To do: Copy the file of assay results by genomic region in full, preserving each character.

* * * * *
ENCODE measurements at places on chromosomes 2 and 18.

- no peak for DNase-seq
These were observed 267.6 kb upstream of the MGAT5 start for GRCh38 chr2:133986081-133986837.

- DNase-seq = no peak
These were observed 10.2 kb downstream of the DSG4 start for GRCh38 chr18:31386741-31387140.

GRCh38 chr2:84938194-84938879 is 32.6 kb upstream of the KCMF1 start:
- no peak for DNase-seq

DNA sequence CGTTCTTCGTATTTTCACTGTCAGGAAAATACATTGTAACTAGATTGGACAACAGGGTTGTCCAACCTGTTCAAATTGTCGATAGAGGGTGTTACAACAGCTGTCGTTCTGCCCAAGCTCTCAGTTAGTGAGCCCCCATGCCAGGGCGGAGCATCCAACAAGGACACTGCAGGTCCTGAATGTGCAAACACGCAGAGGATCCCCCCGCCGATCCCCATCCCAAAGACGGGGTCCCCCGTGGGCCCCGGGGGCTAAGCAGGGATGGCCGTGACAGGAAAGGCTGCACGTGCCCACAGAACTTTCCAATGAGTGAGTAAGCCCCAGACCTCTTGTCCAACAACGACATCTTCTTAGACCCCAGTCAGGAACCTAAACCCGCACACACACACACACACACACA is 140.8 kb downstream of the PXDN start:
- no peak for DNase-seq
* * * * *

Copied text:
ENCODE measurements at places on chromosomes 2 and 18.

- no peak for DNase-seq
These were observed 267.6 kb upstream of the MGAT5 start for GRCh38 chr2:133986081-133986837.

- DNase-seq = no peak
These were observed 10.2 kb downstream of the DSG4 start for GRCh38 chr18:31386741-31387140.

GRCh38 chr2:84938194-84938879 is 32.6 kb upstream of the KCMF1 start:
- no peak for DNase-seq

DNA sequence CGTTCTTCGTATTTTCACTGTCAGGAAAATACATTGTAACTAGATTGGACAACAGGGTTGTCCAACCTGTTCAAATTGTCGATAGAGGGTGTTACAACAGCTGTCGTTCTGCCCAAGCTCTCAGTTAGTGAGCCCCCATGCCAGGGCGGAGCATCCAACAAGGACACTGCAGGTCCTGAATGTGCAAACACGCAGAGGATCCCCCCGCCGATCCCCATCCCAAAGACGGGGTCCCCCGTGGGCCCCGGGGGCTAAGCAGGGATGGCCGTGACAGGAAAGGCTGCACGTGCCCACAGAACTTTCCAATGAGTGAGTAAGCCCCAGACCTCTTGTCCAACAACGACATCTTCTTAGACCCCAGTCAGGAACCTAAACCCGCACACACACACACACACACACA is 140.8 kb downstream of the PXDN start:
- no peak for DNase-seq